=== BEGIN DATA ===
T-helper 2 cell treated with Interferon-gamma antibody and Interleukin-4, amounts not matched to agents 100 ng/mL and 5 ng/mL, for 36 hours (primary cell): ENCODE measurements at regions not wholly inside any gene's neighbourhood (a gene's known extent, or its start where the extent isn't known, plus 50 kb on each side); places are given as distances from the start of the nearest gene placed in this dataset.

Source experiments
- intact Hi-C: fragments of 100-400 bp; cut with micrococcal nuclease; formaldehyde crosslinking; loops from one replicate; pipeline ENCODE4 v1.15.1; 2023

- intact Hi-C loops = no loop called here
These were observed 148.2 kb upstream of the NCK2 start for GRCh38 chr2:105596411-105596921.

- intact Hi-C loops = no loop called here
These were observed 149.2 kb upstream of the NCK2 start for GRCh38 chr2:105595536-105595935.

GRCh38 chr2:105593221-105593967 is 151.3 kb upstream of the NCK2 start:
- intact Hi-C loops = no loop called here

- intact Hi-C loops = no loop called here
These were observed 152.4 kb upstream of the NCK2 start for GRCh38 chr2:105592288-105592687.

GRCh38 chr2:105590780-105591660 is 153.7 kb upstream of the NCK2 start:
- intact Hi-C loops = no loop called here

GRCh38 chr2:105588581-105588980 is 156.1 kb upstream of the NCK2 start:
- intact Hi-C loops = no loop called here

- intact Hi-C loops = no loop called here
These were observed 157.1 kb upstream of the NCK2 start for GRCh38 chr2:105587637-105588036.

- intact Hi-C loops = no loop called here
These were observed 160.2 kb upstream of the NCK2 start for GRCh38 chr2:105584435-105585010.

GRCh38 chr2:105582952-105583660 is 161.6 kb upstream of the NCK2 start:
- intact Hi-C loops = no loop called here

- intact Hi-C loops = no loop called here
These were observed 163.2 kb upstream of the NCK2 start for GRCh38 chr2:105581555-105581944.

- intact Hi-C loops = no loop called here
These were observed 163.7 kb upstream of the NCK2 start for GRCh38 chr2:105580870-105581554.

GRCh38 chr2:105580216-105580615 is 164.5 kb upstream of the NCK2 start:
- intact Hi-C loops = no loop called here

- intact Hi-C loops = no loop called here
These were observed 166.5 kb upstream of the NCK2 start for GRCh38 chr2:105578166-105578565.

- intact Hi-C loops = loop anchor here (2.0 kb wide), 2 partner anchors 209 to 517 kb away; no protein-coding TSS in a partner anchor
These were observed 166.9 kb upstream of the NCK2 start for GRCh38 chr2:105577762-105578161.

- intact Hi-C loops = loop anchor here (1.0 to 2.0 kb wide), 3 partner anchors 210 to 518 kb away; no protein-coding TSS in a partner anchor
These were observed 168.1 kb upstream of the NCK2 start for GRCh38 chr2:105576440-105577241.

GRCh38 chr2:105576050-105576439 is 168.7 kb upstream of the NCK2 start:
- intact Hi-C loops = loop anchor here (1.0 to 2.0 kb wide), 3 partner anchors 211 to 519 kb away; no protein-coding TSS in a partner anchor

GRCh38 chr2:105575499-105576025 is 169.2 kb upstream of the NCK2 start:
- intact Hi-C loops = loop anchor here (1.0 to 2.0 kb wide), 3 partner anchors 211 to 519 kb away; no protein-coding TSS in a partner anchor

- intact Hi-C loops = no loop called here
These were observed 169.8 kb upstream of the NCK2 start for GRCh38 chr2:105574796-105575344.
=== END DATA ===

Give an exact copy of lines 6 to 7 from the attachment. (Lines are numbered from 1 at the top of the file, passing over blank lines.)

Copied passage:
- intact Hi-C loops = no loop called here
These were observed 149.2 kb upstream of the NCK2 start for GRCh38 chr2:105595536-105595935.